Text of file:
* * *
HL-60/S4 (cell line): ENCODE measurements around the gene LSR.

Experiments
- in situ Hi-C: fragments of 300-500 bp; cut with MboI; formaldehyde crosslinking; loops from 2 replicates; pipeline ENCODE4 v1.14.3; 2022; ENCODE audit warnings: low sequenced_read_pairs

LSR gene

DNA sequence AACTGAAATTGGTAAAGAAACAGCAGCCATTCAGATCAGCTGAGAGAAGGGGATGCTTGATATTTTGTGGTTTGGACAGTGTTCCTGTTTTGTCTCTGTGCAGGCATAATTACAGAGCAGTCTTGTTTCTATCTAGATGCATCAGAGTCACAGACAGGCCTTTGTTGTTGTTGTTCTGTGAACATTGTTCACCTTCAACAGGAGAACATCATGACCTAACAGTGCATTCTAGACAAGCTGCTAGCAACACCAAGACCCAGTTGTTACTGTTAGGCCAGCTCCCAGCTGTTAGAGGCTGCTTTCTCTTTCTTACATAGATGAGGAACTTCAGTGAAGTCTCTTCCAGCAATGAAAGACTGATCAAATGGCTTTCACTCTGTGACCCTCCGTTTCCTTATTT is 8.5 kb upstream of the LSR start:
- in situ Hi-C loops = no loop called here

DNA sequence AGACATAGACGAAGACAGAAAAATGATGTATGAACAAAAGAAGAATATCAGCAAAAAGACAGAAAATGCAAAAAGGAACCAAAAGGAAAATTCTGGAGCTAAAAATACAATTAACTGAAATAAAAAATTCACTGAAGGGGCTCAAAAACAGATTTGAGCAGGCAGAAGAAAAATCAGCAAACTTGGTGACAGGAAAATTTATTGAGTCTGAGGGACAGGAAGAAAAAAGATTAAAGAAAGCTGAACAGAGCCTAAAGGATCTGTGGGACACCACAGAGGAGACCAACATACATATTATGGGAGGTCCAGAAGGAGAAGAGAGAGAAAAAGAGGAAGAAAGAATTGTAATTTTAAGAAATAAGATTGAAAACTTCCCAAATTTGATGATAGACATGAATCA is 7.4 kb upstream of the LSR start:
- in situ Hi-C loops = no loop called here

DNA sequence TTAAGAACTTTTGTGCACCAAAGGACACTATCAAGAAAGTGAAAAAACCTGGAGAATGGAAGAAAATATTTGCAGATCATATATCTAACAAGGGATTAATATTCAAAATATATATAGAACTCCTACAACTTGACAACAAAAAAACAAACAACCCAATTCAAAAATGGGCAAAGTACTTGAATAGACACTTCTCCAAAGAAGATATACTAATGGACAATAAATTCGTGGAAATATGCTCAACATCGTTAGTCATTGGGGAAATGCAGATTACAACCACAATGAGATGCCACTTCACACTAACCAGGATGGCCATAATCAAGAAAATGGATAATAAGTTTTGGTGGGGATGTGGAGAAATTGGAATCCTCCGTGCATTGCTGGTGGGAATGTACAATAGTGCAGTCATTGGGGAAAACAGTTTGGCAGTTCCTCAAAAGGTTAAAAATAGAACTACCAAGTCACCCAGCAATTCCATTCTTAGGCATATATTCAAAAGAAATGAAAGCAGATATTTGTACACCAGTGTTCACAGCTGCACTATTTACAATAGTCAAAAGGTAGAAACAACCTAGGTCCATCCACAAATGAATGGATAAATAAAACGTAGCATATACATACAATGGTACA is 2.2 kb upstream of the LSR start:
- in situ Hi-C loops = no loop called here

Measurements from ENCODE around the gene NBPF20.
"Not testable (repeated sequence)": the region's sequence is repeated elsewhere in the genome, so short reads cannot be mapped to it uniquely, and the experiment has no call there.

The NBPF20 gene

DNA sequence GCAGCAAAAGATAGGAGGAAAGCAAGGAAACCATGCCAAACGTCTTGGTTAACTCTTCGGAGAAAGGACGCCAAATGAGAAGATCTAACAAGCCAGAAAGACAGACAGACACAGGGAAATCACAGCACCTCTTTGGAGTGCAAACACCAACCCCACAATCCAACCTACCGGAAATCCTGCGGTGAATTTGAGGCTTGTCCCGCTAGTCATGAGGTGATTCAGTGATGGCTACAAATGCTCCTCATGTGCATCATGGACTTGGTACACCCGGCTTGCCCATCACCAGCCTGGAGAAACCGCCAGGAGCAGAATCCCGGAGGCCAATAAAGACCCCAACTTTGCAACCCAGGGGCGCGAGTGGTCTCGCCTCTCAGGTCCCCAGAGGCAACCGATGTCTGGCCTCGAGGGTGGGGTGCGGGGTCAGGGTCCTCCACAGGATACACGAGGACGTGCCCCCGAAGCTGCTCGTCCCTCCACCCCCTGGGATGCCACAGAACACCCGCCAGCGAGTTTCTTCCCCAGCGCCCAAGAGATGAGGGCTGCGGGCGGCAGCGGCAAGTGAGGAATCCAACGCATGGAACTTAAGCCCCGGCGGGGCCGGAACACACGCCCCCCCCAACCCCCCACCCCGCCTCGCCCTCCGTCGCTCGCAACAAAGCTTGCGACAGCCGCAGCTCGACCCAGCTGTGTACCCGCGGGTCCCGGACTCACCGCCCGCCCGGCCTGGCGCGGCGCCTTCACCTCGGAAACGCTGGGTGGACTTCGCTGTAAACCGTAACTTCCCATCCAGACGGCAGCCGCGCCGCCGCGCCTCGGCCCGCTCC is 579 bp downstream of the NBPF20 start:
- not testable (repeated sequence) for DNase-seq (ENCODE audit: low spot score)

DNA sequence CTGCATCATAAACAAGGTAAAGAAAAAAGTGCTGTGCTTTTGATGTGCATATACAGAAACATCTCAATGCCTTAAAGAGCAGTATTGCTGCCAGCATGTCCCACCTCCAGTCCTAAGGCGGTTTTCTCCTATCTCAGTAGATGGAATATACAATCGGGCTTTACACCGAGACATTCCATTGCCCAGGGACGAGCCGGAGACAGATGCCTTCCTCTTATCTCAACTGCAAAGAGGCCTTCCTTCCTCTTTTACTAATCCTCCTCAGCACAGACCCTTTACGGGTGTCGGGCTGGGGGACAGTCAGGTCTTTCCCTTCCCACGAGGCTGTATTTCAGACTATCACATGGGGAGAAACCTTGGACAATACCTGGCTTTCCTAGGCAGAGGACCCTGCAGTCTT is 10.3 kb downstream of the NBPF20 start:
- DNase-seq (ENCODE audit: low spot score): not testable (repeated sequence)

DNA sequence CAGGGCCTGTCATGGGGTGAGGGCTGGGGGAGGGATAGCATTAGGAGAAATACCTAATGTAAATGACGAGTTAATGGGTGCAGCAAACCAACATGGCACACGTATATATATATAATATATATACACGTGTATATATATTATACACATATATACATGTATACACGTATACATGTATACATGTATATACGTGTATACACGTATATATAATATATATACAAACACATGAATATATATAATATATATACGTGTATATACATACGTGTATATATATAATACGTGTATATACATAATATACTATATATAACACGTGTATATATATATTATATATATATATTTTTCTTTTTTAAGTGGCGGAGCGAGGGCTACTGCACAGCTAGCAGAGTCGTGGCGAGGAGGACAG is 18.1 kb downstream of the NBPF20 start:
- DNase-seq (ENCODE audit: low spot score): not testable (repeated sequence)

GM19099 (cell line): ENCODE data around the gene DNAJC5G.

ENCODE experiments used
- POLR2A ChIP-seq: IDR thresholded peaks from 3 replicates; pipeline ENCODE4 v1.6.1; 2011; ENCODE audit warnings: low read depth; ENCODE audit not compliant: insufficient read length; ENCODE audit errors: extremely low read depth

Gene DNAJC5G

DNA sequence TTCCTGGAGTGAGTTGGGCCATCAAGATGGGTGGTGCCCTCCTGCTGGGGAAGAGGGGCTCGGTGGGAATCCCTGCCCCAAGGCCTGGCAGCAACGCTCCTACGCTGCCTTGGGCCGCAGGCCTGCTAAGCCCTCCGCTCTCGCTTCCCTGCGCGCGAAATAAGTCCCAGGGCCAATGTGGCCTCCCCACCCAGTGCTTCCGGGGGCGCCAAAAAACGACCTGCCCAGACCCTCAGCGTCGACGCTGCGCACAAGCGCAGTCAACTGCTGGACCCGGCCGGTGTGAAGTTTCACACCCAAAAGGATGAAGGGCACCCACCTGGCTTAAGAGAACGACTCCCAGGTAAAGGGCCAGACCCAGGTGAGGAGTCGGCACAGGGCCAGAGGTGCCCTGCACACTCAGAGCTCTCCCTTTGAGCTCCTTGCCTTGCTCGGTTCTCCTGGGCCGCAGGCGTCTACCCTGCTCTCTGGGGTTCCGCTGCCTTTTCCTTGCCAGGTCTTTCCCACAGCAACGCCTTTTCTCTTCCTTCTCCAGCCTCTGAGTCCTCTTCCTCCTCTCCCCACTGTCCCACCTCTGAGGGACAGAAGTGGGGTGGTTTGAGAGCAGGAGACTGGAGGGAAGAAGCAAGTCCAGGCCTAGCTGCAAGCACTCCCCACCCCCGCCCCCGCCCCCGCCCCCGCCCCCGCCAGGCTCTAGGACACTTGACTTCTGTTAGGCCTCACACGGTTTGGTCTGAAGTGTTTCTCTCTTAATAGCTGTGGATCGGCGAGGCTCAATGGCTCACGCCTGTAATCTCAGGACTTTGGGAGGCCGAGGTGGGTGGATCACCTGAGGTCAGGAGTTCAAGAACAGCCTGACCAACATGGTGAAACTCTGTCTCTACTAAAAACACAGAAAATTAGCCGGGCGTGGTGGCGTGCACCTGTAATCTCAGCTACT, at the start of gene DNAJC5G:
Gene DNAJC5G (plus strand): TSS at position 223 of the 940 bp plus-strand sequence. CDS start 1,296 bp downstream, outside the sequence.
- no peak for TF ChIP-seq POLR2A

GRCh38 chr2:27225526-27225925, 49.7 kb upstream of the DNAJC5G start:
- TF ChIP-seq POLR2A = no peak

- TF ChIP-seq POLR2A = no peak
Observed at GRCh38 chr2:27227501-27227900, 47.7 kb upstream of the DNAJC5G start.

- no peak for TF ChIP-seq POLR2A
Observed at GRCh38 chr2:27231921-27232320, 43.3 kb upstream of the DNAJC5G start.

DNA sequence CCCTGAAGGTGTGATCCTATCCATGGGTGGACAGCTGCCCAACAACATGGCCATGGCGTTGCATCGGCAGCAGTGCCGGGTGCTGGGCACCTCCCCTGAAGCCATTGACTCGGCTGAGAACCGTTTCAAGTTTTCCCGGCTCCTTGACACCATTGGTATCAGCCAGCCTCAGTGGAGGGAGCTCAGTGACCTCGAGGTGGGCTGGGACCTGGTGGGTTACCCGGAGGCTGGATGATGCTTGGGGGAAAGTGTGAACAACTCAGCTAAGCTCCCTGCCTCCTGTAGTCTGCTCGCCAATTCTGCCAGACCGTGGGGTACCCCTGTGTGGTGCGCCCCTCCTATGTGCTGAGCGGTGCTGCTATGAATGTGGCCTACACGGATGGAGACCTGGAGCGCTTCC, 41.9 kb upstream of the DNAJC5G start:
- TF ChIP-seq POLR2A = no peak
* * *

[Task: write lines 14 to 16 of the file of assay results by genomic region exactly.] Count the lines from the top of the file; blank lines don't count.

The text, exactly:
DNA sequence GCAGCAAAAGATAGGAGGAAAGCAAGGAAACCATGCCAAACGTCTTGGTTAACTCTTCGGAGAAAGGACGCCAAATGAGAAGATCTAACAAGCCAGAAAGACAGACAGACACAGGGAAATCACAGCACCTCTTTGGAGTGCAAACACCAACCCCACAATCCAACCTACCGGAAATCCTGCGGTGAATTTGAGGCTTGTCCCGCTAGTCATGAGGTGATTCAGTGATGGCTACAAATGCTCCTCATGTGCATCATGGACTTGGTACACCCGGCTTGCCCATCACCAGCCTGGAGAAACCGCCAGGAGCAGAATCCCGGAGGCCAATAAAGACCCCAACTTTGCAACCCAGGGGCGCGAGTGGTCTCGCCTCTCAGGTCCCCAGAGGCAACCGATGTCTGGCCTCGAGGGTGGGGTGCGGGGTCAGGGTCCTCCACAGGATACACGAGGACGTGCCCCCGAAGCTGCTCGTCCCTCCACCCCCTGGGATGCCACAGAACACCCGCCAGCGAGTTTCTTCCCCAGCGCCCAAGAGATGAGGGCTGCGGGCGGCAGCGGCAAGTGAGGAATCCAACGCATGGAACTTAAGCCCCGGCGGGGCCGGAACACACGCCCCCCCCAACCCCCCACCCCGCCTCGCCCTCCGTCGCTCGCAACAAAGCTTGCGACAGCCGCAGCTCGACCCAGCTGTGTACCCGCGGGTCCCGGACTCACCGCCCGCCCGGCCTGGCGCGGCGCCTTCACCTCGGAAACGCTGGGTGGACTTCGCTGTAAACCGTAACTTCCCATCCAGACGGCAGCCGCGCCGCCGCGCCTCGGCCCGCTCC is 579 bp downstream of the NBPF20 start:
- not testable (repeated sequence) for DNase-seq (ENCODE audit: low spot score)

DNA sequence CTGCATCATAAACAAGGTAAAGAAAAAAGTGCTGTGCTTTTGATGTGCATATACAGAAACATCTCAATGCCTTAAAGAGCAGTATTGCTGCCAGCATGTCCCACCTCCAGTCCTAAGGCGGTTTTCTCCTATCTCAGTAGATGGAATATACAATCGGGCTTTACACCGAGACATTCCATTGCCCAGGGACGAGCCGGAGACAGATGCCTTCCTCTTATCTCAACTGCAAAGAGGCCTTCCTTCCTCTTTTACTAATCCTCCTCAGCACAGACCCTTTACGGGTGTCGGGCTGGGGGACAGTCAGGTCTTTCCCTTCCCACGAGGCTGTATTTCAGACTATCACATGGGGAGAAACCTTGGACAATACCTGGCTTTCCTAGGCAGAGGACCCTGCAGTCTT is 10.3 kb downstream of the NBPF20 start: